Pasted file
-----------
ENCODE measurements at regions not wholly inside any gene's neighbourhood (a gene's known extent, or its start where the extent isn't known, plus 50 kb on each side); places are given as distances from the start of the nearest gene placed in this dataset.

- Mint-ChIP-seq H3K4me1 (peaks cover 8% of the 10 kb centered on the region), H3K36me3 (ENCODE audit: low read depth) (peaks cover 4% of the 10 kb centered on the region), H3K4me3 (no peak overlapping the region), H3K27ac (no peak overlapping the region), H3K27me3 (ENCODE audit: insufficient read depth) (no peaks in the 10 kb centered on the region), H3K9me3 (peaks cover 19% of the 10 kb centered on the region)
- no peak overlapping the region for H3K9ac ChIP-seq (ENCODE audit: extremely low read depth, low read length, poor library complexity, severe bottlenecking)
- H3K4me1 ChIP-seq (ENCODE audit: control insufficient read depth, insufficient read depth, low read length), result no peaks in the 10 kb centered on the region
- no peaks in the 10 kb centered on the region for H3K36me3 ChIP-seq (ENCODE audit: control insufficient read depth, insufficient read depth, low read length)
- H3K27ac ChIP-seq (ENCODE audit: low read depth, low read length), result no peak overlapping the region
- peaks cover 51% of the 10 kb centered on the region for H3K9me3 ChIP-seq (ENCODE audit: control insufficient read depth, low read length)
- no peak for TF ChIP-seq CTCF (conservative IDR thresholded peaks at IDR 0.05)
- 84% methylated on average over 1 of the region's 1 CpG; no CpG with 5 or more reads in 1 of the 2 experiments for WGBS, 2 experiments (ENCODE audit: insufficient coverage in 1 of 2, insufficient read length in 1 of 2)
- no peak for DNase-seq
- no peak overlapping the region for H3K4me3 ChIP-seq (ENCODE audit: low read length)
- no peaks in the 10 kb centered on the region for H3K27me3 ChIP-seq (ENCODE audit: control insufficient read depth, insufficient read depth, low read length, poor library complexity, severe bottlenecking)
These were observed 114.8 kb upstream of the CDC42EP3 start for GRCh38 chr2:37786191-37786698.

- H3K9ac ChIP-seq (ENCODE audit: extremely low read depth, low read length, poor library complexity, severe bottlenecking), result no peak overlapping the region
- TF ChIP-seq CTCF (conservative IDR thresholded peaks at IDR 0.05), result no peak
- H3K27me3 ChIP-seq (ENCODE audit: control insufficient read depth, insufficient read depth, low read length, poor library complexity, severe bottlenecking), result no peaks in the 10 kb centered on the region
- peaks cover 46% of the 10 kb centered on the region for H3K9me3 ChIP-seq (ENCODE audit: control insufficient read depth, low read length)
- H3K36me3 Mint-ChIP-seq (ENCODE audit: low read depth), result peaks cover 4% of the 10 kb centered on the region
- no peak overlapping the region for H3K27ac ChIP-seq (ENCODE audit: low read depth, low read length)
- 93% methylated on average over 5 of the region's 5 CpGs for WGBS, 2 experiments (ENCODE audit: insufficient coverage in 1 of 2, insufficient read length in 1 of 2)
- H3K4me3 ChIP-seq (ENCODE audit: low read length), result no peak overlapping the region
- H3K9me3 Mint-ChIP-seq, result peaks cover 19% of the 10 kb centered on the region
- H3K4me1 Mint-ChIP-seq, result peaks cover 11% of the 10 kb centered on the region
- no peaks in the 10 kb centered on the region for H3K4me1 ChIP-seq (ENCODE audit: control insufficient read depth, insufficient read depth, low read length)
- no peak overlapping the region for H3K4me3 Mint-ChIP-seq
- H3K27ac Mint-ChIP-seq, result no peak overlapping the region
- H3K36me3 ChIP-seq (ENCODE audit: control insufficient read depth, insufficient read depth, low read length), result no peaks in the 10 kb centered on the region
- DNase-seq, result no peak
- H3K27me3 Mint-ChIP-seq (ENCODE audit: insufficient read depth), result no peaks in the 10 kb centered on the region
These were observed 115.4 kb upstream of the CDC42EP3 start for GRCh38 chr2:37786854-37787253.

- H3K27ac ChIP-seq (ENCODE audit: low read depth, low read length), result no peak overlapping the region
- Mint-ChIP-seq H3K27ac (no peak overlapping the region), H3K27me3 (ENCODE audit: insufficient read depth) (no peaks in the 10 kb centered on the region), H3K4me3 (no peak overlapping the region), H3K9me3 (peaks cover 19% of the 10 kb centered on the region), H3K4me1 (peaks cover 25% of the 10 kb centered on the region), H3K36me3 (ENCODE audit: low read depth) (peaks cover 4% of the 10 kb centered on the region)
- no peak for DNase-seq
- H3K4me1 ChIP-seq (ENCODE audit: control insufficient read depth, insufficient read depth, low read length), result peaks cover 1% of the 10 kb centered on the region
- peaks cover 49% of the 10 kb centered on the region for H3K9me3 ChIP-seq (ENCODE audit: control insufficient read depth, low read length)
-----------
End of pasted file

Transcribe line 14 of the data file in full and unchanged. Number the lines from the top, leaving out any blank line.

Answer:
- H3K9ac ChIP-seq (ENCODE audit: extremely low read depth, low read length, poor library complexity, severe bottlenecking), result no peak overlapping the region